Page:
and the zombies haven't gotten me yet - though they do seem to be doing a number on whatever health care reforms are being proposed these days.
Anyway - I'm still funked out but I'm well past any tearful, poignant revelations about the universe.
A good friend is leaving for Korea today, she'll be spending a whole year there. It makes me miss Iceland. I miss international travel. I miss the confidence and the disorientation, and the food and the strain, and the whole "fish out of water" feeling. That's a damned good kind of stress, by the gods.
You're probably as tired as I am of hearing about exactly why I'm so stressed and poopy these days, so we'll fast forward through that part.
The year of a thousand weddings is moving along nicely, with now two un-blogged events to tell you about.
One of them, a true highlight of my summer, was for my very own father in law. He's a tango instructor and that's how he met his bride. She's a nurse and she's not only super organized and smart and friendly and stylish and beautiful, but she's a pretty swell dancer in her own right. Their first dance as married people, actually, was a tango. It was heart-breaking! It was beautiful and artful and just everything a first dance should be for these two people. Nothing like that "so you think you can dance" crap, nothing so hyperventilated and oversexed. This was tango like it's supposed to be, a conversation between two people who are in love. Damn.
Her dress was a spectacular olive green and the flowers were in simmering oranges and pinks. The cake was almond/tangerine I think and STILL stands out as among the classiest wedding cakes I've ever eaten.
The groom was, again, bursting with pride. The whole family was bursting with pride. There were sisters and cousins everywhere. In the reception I was overwhelmed by the realization of how much my own beloved's family had just grown. It was exponential! It was also thrilling to be surrounded by that much family - exuberant family at that. THAT was a whole new experience for little me... one raised in a small family of four with a few grandparents and all others be damned. Big family reunions never really happened in my own childhood and when something even resembling a family reunion was pulled together it never really felt like family. It always felt like me in a room (or park) full of people I was obliged to be nice to. They were strangers, all of them. They had lives I didn't know and faces I didn't recognize.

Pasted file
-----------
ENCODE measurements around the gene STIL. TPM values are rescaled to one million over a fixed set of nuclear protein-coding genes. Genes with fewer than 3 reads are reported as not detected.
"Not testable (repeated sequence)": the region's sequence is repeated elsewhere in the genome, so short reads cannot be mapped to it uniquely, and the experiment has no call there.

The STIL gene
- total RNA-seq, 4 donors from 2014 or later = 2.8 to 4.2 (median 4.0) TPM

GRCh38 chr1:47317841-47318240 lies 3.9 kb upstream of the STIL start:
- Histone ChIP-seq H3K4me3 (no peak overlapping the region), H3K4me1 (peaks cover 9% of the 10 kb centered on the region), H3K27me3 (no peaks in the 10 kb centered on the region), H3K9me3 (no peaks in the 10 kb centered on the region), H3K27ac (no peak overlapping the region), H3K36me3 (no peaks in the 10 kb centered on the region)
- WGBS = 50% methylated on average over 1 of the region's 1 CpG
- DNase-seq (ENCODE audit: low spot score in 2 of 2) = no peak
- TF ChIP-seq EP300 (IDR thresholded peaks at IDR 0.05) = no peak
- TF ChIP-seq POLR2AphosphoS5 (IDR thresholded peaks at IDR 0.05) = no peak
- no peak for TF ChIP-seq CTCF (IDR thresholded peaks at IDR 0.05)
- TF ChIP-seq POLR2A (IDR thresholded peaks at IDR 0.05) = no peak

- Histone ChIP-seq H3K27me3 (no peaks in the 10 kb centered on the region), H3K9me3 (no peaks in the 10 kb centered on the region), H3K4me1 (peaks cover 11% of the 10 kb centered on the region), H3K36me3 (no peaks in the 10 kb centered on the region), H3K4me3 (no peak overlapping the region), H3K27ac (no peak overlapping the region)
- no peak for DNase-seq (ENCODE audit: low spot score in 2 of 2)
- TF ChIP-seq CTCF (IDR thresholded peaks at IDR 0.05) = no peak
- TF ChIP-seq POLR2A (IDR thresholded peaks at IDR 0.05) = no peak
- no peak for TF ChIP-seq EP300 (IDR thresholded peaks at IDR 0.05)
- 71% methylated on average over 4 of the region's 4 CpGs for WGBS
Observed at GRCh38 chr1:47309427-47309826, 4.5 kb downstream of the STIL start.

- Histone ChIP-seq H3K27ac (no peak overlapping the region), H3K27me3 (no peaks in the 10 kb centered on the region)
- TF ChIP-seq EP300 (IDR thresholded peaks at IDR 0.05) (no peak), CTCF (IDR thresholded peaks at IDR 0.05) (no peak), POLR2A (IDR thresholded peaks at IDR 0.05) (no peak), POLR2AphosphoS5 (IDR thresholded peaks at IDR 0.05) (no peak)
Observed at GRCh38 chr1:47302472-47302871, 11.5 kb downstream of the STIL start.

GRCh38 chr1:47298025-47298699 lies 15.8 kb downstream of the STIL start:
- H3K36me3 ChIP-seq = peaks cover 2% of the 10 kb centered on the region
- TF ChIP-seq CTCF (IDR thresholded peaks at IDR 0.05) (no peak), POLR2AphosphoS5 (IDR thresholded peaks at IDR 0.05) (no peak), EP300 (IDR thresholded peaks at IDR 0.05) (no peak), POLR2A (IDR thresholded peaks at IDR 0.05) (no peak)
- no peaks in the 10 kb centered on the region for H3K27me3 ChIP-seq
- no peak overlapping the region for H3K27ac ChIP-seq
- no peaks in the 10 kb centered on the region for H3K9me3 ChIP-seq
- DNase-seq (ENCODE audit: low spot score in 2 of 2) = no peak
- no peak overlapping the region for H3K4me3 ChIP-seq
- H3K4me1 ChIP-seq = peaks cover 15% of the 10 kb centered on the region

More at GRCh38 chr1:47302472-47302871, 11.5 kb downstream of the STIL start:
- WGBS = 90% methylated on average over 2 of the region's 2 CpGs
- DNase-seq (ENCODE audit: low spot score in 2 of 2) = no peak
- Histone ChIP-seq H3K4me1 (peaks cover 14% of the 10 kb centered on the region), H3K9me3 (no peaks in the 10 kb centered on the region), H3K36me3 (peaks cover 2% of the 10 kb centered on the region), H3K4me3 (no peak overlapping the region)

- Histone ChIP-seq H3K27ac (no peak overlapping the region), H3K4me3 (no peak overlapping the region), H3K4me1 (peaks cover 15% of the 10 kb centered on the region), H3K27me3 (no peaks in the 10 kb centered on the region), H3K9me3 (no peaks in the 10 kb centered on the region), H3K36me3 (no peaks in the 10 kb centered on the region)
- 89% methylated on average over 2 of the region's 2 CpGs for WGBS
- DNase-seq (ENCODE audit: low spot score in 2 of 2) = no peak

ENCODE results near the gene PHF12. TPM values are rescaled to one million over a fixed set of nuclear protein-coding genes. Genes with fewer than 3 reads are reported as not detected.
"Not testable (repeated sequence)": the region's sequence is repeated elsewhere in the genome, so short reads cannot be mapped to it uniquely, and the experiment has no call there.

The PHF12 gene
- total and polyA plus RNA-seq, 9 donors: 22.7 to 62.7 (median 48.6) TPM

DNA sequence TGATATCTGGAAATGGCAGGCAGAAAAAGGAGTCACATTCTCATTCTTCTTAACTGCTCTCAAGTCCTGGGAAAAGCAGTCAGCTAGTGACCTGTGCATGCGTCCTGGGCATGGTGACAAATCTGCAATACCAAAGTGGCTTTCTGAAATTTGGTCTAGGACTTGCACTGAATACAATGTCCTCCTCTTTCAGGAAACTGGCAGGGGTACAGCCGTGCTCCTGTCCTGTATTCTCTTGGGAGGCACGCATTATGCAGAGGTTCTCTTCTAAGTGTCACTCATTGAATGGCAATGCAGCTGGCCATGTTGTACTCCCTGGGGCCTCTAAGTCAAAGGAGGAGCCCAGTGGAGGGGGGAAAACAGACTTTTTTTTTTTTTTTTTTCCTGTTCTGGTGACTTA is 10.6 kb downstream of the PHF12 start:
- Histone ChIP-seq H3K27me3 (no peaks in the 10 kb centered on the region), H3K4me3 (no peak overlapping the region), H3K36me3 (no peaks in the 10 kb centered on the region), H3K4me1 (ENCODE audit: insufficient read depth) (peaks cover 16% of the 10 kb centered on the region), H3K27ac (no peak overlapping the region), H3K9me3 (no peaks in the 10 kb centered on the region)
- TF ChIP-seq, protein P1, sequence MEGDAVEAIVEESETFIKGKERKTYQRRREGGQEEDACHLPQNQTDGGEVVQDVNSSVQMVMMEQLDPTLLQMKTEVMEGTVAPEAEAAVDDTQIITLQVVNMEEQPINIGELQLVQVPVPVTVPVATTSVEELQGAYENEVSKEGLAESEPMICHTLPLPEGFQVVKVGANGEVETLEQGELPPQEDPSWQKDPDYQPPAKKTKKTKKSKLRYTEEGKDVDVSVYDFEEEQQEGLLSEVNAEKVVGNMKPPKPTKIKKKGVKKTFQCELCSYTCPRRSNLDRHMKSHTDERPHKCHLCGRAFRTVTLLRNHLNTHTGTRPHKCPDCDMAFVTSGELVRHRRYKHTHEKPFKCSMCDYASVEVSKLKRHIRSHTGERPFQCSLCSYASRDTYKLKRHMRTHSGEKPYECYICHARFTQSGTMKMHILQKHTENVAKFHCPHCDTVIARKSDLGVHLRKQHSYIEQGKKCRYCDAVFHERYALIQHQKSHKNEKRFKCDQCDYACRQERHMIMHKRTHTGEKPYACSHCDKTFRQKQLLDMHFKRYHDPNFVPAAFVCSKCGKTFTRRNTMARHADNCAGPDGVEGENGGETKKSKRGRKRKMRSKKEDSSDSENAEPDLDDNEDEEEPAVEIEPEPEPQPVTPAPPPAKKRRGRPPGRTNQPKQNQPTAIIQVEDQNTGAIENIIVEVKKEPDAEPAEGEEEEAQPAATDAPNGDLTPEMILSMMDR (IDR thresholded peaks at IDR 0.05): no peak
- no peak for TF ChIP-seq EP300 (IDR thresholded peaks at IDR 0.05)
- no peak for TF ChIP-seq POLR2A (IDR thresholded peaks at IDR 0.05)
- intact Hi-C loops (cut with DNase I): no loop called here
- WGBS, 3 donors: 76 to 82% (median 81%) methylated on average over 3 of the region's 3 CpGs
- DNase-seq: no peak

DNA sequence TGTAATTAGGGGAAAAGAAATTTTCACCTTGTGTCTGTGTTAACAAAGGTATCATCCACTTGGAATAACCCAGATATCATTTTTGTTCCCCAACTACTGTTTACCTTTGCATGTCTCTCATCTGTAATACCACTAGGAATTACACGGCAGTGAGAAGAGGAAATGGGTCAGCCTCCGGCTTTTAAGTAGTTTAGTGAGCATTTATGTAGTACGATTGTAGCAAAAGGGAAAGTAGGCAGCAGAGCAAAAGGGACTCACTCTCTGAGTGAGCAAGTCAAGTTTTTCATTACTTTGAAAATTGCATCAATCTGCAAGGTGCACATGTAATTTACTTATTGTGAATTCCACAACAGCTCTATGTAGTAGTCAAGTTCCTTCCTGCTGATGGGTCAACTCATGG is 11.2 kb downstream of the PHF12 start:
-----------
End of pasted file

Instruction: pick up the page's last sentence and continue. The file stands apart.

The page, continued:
This though, was family like they wrote songs about in the seventies. This was a room thick with genetic commeraderie, friendship, backstories and laughter. We were a part of it. I was a part of it. I was so, so honored to be a part of it.
My father in law got married. His little circle has bloomed from roughly three (plus me) to roughly 50 and beyond. We were all so happy, and having so much fun, most of us forgot to run outside to see the fireworks for the 4th of July!
It was a beautiful day, and it was a perfect day.
Welcome to Happily Ever After, father in law. Welcome to Happily Ever After, bride of my very own father in law. You are wonderful people. And you are beautiful people. And you will live VERY happily ever after. You've earned it!